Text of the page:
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The moose likes OO, Patterns, UML and Refactoring and the fly likes Aggregation Big Moose Saloon
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Meng Tan
Ranch Hand

Joined: Jan 20, 2001
Posts: 115
Can some one please confirm if me whether the following statement about Aggregation is true?
"When the Whole is created, the Parts are created and when the Whole is deleted, the Parts are also deleted".
My concern here is on the creation of the Whole.
Does its Parts need to be created as well?
Choon Meng
Ranch Hand

Joined: Jul 06, 2001
Posts: 257
First of all, that statement you supplied is describing a 'composition', not an aggregation relationship. Composition is stronger form of aggregation. With composition, the parts can only belong to a sinlge whole, and the parts are expected to live and die with the whole.
An example of an aggregation is a car. If a car dies, its parts can still be salvaged and used in another car. They are not subject to die with the rest of the car.
An example of a composition is you! If you die, the rest of your body parts will meet the same fate! Your arm cant live without you, but, you *can* live without your arm! HAHAHA
Desai Sandeep
Ranch Hand

Joined: Apr 02, 2001
Posts: 1157
Hi Meng,
"When the Whole is created, the Parts are created and when the Whole is deleted, the Parts are also deleted".
This actually means a stronger association also called Composition.Composition can be obtained when the Whole manages the life-cycle of the Part.This means Aggregation of the Part in the Whole.In the code terms, you would have an attribute for Part in the Whole class.
The example I can think about now is about the Order(Whole) and the OrderLineItem(Part).It doesnot make sense for OrderLineItem to exist seperately or independently from the Order.It has to be strongly associated with the Order.If the Order is deleted, all the lineItems associated with it are also deleted.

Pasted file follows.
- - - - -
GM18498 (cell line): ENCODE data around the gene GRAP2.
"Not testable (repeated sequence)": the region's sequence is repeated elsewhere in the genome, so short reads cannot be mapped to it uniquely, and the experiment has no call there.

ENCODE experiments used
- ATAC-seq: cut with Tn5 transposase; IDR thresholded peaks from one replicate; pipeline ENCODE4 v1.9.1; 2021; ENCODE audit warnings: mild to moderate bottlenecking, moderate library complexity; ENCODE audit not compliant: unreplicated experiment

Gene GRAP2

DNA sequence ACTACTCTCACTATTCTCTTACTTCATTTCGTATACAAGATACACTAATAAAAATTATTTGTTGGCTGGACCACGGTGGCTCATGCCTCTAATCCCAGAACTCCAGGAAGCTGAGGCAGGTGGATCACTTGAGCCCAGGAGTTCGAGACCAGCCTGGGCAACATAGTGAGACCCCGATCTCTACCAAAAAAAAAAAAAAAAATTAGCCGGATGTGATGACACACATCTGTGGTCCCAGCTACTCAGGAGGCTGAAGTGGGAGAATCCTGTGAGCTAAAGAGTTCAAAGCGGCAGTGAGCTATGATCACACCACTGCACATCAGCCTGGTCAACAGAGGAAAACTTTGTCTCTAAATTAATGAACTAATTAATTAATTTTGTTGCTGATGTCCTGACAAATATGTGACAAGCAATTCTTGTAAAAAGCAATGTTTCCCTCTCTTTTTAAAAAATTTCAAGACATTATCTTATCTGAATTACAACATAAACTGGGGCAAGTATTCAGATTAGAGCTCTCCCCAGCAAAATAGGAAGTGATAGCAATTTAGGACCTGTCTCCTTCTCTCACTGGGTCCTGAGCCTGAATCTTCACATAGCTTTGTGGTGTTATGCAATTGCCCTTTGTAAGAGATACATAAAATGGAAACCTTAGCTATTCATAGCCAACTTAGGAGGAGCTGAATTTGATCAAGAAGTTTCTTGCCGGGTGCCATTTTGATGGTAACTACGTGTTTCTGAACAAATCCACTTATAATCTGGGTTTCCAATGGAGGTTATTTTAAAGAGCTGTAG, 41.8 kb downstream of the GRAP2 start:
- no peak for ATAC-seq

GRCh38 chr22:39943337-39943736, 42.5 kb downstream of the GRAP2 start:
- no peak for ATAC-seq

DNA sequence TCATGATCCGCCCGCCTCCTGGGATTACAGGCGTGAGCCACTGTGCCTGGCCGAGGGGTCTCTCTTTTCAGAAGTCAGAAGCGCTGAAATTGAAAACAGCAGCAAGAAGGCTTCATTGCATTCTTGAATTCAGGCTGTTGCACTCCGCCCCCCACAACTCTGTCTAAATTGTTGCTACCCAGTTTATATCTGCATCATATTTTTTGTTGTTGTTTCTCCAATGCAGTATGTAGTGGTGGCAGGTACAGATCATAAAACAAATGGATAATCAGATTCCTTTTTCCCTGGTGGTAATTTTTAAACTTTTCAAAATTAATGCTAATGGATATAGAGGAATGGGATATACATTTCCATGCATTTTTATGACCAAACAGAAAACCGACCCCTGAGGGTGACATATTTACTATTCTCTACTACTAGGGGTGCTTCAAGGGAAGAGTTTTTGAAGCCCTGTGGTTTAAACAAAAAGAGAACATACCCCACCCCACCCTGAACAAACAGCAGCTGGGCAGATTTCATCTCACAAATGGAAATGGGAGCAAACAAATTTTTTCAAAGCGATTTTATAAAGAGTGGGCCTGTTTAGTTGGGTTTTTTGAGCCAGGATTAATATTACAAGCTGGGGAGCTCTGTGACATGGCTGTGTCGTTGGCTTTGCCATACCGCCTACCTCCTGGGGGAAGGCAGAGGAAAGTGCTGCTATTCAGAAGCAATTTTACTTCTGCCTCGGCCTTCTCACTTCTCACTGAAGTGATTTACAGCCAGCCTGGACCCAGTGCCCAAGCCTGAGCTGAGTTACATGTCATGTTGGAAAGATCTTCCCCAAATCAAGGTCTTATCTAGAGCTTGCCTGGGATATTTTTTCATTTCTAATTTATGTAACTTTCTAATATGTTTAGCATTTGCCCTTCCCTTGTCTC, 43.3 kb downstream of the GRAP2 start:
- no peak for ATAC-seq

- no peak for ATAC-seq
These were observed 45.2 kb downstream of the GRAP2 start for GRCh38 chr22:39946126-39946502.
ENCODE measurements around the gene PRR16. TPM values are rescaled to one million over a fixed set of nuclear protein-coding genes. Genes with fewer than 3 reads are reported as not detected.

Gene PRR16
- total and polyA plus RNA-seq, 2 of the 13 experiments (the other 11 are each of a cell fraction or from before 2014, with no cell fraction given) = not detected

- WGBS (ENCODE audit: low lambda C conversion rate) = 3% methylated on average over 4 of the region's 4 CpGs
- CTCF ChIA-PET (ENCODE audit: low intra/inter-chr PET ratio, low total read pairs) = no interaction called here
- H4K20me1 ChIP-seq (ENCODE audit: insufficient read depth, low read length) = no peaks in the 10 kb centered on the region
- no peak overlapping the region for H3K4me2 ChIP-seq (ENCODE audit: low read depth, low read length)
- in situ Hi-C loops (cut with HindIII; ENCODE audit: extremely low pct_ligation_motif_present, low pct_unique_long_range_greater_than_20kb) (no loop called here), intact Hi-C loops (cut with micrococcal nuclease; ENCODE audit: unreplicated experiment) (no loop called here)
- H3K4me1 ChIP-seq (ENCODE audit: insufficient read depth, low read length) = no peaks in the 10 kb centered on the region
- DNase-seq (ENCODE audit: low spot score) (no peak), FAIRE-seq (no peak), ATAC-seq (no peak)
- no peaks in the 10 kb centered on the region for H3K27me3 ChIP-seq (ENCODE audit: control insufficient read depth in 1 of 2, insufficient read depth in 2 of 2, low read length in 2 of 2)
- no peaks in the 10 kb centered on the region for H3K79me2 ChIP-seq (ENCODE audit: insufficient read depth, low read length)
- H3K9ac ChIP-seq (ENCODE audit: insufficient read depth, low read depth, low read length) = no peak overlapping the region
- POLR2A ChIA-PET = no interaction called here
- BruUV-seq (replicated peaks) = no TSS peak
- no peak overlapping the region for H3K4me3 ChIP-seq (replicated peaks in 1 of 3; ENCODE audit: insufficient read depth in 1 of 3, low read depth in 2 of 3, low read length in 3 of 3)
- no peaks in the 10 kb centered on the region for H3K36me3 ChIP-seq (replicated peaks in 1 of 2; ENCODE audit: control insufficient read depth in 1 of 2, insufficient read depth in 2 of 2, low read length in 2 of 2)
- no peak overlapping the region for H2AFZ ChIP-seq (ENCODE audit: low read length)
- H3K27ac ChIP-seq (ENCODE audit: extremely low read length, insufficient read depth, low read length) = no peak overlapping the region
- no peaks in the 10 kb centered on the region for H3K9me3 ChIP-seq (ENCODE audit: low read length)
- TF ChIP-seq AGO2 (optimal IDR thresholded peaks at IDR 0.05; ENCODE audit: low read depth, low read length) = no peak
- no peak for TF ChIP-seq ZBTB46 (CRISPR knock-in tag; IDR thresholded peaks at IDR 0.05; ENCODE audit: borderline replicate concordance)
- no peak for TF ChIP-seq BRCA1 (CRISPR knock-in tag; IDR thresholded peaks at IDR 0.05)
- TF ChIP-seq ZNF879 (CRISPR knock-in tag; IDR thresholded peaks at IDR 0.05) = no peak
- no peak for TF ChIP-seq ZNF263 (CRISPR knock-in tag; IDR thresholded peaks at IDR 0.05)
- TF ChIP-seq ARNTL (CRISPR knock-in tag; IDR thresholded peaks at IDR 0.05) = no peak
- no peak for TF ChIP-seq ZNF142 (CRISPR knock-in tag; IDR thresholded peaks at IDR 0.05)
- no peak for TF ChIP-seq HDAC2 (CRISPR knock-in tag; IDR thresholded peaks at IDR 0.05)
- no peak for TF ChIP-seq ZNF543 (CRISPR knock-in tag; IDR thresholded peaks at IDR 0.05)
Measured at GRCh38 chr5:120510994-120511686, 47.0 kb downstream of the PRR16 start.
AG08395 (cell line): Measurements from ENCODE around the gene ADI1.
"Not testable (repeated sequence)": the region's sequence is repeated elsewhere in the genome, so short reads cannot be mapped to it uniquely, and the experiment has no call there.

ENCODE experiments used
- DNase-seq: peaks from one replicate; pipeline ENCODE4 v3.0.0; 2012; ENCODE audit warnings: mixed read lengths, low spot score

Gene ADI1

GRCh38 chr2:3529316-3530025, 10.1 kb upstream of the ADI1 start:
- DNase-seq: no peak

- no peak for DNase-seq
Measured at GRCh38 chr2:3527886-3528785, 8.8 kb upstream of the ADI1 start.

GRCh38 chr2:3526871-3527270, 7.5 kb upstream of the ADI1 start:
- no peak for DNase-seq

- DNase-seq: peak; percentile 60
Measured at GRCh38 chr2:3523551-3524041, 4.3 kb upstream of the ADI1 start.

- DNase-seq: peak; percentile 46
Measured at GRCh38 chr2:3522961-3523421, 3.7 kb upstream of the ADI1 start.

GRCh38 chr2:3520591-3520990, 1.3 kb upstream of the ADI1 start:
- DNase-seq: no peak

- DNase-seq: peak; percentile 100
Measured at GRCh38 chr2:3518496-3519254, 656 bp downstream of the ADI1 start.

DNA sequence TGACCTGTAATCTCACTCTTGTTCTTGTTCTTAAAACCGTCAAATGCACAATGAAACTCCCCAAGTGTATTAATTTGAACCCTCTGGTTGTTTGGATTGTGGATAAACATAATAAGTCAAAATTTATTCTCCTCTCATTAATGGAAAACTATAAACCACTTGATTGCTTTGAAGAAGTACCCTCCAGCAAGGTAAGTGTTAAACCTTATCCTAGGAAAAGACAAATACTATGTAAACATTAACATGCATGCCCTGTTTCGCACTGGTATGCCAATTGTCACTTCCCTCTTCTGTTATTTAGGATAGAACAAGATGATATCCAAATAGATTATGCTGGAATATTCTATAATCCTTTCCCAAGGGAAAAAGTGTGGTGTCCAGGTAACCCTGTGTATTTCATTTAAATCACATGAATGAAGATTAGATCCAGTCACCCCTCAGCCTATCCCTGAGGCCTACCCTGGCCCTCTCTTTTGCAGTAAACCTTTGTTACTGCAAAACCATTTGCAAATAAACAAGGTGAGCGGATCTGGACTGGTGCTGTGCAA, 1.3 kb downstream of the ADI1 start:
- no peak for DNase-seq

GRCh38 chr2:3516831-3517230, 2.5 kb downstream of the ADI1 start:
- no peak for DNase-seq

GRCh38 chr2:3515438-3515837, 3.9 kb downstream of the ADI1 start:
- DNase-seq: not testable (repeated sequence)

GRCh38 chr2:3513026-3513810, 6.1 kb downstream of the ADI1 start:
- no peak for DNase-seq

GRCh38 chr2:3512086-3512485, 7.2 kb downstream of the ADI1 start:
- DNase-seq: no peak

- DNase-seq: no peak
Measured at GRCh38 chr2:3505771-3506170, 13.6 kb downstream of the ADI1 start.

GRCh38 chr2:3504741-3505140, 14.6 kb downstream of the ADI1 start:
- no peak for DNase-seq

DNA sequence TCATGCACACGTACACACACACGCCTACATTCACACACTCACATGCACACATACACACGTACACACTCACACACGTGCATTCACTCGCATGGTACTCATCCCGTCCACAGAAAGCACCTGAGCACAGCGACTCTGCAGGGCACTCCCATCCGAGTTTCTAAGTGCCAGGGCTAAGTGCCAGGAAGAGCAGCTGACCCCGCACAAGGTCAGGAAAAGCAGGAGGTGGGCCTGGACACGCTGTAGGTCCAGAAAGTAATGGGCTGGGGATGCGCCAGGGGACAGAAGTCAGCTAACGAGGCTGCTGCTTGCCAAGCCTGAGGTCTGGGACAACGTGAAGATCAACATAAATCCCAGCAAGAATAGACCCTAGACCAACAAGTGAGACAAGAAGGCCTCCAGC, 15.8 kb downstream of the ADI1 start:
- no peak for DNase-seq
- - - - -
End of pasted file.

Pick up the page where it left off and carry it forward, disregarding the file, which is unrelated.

The code may look something like this :
public class Order {
* Signifies aggregation!
private OrderLineItem oli;
* Every instance of Order holds a Value Object of
* OrderLineItem.You cannot change the reference once assigned!
public Order() {
oli = new OrderLineItem();
* An Order may remove a OrderLineItem, whenever it wants; i.e. life-cycle is managed by Order!
public void remove(OrderLineItem oli) {

Hope this helps,
[This message has been edited by Desai Sandeep (edited July 17, 2001).]

<b>Sandeep</b> <br /> <br /><b>Sun Certified Programmer for Java 2 Platform</b><br /> <br /><b>Oracle Certified Solution Developer - JDeveloper</b><br /><b>-- Oracle JDeveloper Rel. 3.0 - Develop Database Applications with Java </b><br /><b>-- Object-Oriented Analysis and Design with UML</b><br /> <br /><b>Oracle Certified Enterprise Developer - Oracle Internet Platform</b><br /><b>-- Enterprise Connectivity with J2EE </b><br /><b>-- Enterprise Development on the Oracle Internet Platform </b>
Meng Tan
Ranch Hand

Joined: Jan 20, 2001
Posts: 115
Thanks guys.
I now have a better understanding of aggregation and composition!
I agree. Here's the link:
subject: Aggregation